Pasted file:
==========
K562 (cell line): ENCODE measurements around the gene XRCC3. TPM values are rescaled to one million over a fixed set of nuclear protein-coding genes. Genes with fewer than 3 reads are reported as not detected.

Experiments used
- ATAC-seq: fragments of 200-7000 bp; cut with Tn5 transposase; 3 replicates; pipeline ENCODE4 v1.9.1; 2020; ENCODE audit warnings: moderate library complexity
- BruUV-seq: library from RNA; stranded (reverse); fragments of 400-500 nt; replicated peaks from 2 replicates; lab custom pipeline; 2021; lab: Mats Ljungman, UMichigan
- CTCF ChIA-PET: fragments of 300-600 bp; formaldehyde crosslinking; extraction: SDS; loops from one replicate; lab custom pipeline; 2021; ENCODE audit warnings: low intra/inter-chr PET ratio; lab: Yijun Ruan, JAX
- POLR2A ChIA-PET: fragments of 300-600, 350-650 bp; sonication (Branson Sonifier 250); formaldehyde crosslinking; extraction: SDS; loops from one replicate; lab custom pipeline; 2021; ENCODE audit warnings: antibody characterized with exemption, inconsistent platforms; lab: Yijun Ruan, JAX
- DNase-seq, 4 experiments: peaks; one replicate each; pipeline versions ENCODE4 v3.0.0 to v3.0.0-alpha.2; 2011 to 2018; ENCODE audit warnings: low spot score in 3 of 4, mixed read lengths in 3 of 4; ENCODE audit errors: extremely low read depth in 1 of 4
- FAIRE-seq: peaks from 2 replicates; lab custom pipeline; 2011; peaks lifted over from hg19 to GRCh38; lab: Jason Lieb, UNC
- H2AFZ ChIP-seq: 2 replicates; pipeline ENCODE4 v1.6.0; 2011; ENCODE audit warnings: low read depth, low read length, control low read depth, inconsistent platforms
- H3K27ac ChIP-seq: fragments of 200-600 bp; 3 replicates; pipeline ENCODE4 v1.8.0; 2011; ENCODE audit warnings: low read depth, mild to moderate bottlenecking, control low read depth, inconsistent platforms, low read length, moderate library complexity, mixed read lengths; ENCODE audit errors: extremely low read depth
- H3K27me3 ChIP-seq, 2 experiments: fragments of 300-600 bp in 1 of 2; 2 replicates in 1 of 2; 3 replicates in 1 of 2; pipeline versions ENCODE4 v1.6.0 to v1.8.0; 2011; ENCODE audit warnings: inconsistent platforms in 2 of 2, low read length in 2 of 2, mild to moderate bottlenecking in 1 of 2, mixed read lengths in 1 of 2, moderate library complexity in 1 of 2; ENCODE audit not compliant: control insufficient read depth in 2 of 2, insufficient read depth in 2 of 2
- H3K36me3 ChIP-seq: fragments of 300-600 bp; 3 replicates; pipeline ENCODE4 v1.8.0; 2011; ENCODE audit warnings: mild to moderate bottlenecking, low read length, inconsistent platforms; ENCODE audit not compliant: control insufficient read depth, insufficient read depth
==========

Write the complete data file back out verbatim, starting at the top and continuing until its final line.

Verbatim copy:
K562 (cell line): ENCODE measurements around the gene XRCC3. TPM values are rescaled to one million over a fixed set of nuclear protein-coding genes. Genes with fewer than 3 reads are reported as not detected.

Experiments used
- ATAC-seq: fragments of 200-7000 bp; cut with Tn5 transposase; 3 replicates; pipeline ENCODE4 v1.9.1; 2020; ENCODE audit warnings: moderate library complexity
- BruUV-seq: library from RNA; stranded (reverse); fragments of 400-500 nt; replicated peaks from 2 replicates; lab custom pipeline; 2021; lab: Mats Ljungman, UMichigan
- CTCF ChIA-PET: fragments of 300-600 bp; formaldehyde crosslinking; extraction: SDS; loops from one replicate; lab custom pipeline; 2021; ENCODE audit warnings: low intra/inter-chr PET ratio; lab: Yijun Ruan, JAX
- POLR2A ChIA-PET: fragments of 300-600, 350-650 bp; sonication (Branson Sonifier 250); formaldehyde crosslinking; extraction: SDS; loops from one replicate; lab custom pipeline; 2021; ENCODE audit warnings: antibody characterized with exemption, inconsistent platforms; lab: Yijun Ruan, JAX
- DNase-seq, 4 experiments: peaks; one replicate each; pipeline versions ENCODE4 v3.0.0 to v3.0.0-alpha.2; 2011 to 2018; ENCODE audit warnings: low spot score in 3 of 4, mixed read lengths in 3 of 4; ENCODE audit errors: extremely low read depth in 1 of 4
- FAIRE-seq: peaks from 2 replicates; lab custom pipeline; 2011; peaks lifted over from hg19 to GRCh38; lab: Jason Lieb, UNC
- H2AFZ ChIP-seq: 2 replicates; pipeline ENCODE4 v1.6.0; 2011; ENCODE audit warnings: low read depth, low read length, control low read depth, inconsistent platforms
- H3K27ac ChIP-seq: fragments of 200-600 bp; 3 replicates; pipeline ENCODE4 v1.8.0; 2011; ENCODE audit warnings: low read depth, mild to moderate bottlenecking, control low read depth, inconsistent platforms, low read length, moderate library complexity, mixed read lengths; ENCODE audit errors: extremely low read depth
- H3K27me3 ChIP-seq, 2 experiments: fragments of 300-600 bp in 1 of 2; 2 replicates in 1 of 2; 3 replicates in 1 of 2; pipeline versions ENCODE4 v1.6.0 to v1.8.0; 2011; ENCODE audit warnings: inconsistent platforms in 2 of 2, low read length in 2 of 2, mild to moderate bottlenecking in 1 of 2, mixed read lengths in 1 of 2, moderate library complexity in 1 of 2; ENCODE audit not compliant: control insufficient read depth in 2 of 2, insufficient read depth in 2 of 2
- H3K36me3 ChIP-seq: fragments of 300-600 bp; 3 replicates; pipeline ENCODE4 v1.8.0; 2011; ENCODE audit warnings: mild to moderate bottlenecking, low read length, inconsistent platforms; ENCODE audit not compliant: control insufficient read depth, insufficient read depth